High-technology companies today criticized the Clinton administration's latest proposals for national encryption regulations, saying that the policies
will force the industry to strike an unacceptable deal that gives away the right to secure communications.
The administration proposed a series of new
data-scrambling policy initiatives Friday that would permit U.S. companies to more effectively compete internationally. In a press roundtable, Vice President Al Gore said the
administration would consider liberalizing export controls on encryption software and was willing to work with the industry to
develop an international system for managing the mathematical keys used to scramble data, making it possible for law-enforcement officials to monitor messages.
If the computer industry is willing to cooperate on these key-escrow
systems, Gore said, the government would transfer jurisdiction over
encryption products from the State Department to the Commerce Department.
In a written statement, the administration also said that encryption keys
would be provided "voluntarily" by computer users and that in some cases,
organizations might guard their own keys.
But those in the software industry saw nothing substantially new about the
administration's position. Observers say the concessions are
minor and include expanding the licensing of encryption technology for
export to include health care and insurance companies. Also, the
administration would transfer jurisdiction over encryption products from
the State and Commerce departments, a move that would be
mostly of impact to those charged with violations.
Philip Zimmermann, chairman and chief technology officer of Pretty Good Privacy, says that the
administration isn't committed strongly enough to liberalizing export
controls. "We know that the American computer industry is hurting. They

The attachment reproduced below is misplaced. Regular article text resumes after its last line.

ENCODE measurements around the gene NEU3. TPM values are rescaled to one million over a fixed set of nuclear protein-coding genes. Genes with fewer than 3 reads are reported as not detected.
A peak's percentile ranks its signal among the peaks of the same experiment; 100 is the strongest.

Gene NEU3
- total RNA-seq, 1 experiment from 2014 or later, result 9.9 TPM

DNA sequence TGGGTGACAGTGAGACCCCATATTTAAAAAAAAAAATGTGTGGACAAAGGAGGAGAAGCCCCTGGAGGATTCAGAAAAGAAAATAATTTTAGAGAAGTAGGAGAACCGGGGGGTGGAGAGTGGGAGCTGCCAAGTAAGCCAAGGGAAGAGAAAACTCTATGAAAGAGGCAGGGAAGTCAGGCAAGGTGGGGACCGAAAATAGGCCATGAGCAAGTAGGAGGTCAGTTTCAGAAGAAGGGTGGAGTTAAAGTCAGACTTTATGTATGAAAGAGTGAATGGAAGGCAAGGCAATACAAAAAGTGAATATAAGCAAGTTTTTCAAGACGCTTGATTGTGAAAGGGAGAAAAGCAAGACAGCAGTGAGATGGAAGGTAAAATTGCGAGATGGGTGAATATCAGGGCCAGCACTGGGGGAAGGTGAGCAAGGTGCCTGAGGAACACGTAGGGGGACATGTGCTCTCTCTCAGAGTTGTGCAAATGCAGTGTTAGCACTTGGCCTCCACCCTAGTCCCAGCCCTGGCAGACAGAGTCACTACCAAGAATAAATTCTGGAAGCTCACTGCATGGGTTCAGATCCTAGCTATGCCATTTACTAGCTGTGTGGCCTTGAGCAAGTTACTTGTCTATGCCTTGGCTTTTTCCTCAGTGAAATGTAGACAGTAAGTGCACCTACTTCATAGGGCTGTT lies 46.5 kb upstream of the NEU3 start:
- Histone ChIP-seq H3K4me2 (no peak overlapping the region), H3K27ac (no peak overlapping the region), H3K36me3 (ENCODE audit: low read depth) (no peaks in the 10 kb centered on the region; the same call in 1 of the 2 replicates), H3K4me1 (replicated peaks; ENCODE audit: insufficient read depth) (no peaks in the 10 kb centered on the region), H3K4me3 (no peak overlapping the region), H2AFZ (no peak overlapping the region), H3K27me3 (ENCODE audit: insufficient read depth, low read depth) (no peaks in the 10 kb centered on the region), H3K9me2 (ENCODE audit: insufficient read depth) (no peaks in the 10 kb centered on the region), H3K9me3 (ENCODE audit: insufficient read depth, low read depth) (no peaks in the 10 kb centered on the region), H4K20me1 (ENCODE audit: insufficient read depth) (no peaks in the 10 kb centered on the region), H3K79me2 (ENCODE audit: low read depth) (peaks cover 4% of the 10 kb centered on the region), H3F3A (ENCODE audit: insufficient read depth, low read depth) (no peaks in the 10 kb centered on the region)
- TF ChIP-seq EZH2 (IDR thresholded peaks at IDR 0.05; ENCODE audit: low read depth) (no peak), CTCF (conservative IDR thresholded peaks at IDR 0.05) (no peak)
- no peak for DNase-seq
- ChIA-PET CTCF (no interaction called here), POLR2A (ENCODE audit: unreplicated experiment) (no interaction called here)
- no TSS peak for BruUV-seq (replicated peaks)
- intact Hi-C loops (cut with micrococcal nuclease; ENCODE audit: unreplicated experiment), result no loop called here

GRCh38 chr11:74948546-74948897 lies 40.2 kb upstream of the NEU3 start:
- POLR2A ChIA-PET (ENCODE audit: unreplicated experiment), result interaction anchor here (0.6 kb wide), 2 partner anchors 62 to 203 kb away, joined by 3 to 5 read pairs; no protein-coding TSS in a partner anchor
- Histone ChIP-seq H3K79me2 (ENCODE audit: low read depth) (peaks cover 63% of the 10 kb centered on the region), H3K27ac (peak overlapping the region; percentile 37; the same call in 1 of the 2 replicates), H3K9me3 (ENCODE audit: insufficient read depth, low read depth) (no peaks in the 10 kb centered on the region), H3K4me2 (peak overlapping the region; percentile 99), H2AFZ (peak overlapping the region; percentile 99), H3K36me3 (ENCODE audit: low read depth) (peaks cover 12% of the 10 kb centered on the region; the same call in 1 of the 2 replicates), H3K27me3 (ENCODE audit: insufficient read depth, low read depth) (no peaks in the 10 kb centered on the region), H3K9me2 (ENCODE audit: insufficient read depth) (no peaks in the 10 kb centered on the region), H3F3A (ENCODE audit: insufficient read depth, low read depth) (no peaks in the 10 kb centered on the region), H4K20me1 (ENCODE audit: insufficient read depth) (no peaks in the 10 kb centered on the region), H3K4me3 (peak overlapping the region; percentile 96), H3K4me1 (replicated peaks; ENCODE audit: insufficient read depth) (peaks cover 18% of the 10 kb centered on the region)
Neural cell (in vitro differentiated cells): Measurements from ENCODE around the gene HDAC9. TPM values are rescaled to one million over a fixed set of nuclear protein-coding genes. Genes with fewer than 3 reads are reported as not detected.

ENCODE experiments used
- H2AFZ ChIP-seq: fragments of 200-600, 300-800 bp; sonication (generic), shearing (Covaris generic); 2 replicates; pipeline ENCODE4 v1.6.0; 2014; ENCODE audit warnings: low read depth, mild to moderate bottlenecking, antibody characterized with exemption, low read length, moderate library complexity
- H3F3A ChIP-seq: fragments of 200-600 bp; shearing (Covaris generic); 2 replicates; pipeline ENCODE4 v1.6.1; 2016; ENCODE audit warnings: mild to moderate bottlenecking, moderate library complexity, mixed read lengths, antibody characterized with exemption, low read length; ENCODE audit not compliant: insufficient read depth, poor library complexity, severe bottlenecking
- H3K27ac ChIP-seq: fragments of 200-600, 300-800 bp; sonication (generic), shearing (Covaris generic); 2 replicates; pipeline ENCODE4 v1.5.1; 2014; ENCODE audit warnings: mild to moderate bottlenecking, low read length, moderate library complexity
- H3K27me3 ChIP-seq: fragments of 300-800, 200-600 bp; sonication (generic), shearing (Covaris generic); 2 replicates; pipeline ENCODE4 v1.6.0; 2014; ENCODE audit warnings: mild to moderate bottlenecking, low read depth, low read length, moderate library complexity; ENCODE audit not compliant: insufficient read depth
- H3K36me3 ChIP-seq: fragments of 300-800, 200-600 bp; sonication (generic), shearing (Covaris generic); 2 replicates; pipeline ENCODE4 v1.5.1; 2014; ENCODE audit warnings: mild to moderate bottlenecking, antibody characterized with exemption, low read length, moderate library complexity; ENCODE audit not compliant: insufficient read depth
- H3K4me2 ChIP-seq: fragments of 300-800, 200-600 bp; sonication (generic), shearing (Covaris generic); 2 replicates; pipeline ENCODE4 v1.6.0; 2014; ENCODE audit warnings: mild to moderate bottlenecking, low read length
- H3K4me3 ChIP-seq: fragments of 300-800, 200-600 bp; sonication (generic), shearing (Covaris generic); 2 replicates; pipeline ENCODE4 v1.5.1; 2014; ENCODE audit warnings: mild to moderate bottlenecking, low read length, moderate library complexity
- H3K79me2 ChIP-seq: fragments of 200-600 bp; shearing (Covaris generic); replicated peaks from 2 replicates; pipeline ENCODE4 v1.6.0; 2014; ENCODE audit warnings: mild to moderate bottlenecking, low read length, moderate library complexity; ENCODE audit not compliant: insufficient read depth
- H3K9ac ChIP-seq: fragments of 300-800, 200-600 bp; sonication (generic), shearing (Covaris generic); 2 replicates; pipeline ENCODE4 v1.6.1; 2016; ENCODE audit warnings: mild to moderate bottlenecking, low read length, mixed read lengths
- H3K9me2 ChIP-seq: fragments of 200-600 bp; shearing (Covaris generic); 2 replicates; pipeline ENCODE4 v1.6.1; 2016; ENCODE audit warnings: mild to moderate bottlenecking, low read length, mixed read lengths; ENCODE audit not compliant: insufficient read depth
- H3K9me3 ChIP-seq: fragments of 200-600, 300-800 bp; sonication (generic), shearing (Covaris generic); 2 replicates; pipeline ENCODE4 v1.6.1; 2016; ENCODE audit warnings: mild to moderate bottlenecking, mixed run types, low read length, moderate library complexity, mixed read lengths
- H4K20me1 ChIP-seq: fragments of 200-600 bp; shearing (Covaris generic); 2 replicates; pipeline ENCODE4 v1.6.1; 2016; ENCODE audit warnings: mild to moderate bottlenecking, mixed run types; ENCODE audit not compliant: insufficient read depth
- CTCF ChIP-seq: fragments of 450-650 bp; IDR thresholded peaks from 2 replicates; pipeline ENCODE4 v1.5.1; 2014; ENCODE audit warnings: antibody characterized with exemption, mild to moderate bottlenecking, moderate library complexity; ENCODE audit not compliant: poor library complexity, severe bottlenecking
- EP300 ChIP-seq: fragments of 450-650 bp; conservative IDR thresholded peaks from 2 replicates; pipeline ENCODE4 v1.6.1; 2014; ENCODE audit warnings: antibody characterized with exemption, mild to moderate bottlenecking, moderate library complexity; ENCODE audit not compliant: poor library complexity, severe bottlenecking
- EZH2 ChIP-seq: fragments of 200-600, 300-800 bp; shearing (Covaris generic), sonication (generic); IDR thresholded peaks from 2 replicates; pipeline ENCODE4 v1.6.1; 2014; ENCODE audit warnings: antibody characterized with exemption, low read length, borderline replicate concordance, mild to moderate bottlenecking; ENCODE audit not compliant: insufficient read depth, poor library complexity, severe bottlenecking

want us to strike a Faustian deal by allowing us to export encryption
technology in exchange for key escrow," but he feels that because it is a
civil liberties issue, it is a deal Zimmermann doesn't want to strike.
The administration itself would seem to back Zimmermann's claim. A
study done by the Commerce Department
found that even though U.S. software companies hold the majority of the
worldwide general purpose encryption software market, "export controls
limit U.S. market share in  countries."
"Even as an economic issue we should still win this argument without giving
them keys," Zimmermann added. "We need to participate in global information
infrastructure. There are two ends to every wire, and if we don't supply
cryptography to people at other end of wire they're going to supply it
FTP Software is one company facing the
Faustian deal that Zimmermann talks of. FTP announced today that they will
be including encryption technology licensed from PGP in their email
package. According to the company, 46 percent of their sales are to overseas
firms--none of which can buy their new product.
"For the customer base we
have, encrypted email is a very big concern because they want secure
communications," said John O'Hara, director of security for FTP. "For FTP and many other companies like us, a large
percentage of the market is outside of the U.S."
He added that "there are many countries that don't regulate the export of encryption, and
companies that are based there enjoy an advantage over us. Obviously, we'd
be very apreciative of relief from artificial restrictions."
Even if export controls were relaxed, companies like FTP would still face
the dillemma of developing two distinct products, one for the U.S. market,
which isn't amenable to a key escrow system, and one for the worldwide
market. The administration also appeared to hold to its latest proposal for
the export of 64-bit encryption, meaning that in order to tap foreign
markets, companies would also likely give U.S. customers the security
system that they could export, rather than the strongest possible
During the last three years the administration has attempted to persuade
the public to support an approach to protecting the privacy of computer and
telephone communications that would permit law-enforcement and
intelligence-agency officials to continue to wiretap electronically
scrambled messages and conversations.
Originally proposed as a system known as Clipper Chip, the data-scrambling
technique would split the mathematical "keys"--large numbers--that are
used to scramble data and then hold those keys in escrow, making them
available to law-enforcement officials who have court orders, permitting
them to eavesdrop.
The administration policy, driven by law-enforcement and
intelligence-agency requirements, has created bitter opposition from U.S.
computer makers, which insist that they are losing sales because of export
controls, and by civil libertarians, who argue that Clipper would allow for
Big Brother-style surveillance.